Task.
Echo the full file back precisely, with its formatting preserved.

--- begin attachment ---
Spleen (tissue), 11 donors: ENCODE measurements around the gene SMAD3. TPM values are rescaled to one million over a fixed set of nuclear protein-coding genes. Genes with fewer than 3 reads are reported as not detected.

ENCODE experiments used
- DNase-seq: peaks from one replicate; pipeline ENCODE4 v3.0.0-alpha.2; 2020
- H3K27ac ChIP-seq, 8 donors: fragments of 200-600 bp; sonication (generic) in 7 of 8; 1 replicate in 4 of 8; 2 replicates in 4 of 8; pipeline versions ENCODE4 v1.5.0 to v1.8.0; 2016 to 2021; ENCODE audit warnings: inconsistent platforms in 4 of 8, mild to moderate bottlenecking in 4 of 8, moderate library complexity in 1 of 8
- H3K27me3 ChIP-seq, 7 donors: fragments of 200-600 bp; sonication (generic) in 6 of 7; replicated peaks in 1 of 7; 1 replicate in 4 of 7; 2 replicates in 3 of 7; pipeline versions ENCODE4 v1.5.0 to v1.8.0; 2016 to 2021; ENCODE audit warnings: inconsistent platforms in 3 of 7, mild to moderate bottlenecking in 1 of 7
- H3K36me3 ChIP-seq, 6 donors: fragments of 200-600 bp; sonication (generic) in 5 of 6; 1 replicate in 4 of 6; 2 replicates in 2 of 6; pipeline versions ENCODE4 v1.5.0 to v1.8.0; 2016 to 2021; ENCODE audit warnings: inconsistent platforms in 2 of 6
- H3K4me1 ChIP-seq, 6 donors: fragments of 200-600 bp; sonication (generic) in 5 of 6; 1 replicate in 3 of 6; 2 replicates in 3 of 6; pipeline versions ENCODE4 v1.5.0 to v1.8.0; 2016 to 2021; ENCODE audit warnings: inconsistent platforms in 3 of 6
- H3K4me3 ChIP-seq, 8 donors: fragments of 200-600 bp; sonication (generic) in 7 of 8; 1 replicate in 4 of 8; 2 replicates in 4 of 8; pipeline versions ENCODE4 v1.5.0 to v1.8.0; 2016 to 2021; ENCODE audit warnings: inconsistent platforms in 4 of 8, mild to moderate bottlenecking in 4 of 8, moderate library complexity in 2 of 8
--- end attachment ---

Spleen (tissue), 11 donors: ENCODE measurements around the gene SMAD3. TPM values are rescaled to one million over a fixed set of nuclear protein-coding genes. Genes with fewer than 3 reads are reported as not detected.

ENCODE experiments used
- DNase-seq: peaks from one replicate; pipeline ENCODE4 v3.0.0-alpha.2; 2020
- H3K27ac ChIP-seq, 8 donors: fragments of 200-600 bp; sonication (generic) in 7 of 8; 1 replicate in 4 of 8; 2 replicates in 4 of 8; pipeline versions ENCODE4 v1.5.0 to v1.8.0; 2016 to 2021; ENCODE audit warnings: inconsistent platforms in 4 of 8, mild to moderate bottlenecking in 4 of 8, moderate library complexity in 1 of 8
- H3K27me3 ChIP-seq, 7 donors: fragments of 200-600 bp; sonication (generic) in 6 of 7; replicated peaks in 1 of 7; 1 replicate in 4 of 7; 2 replicates in 3 of 7; pipeline versions ENCODE4 v1.5.0 to v1.8.0; 2016 to 2021; ENCODE audit warnings: inconsistent platforms in 3 of 7, mild to moderate bottlenecking in 1 of 7
- H3K36me3 ChIP-seq, 6 donors: fragments of 200-600 bp; sonication (generic) in 5 of 6; 1 replicate in 4 of 6; 2 replicates in 2 of 6; pipeline versions ENCODE4 v1.5.0 to v1.8.0; 2016 to 2021; ENCODE audit warnings: inconsistent platforms in 2 of 6
- H3K4me1 ChIP-seq, 6 donors: fragments of 200-600 bp; sonication (generic) in 5 of 6; 1 replicate in 3 of 6; 2 replicates in 3 of 6; pipeline versions ENCODE4 v1.5.0 to v1.8.0; 2016 to 2021; ENCODE audit warnings: inconsistent platforms in 3 of 6
- H3K4me3 ChIP-seq, 8 donors: fragments of 200-600 bp; sonication (generic) in 7 of 8; 1 replicate in 4 of 8; 2 replicates in 4 of 8; pipeline versions ENCODE4 v1.5.0 to v1.8.0; 2016 to 2021; ENCODE audit warnings: inconsistent platforms in 4 of 8, mild to moderate bottlenecking in 4 of 8, moderate library complexity in 2 of 8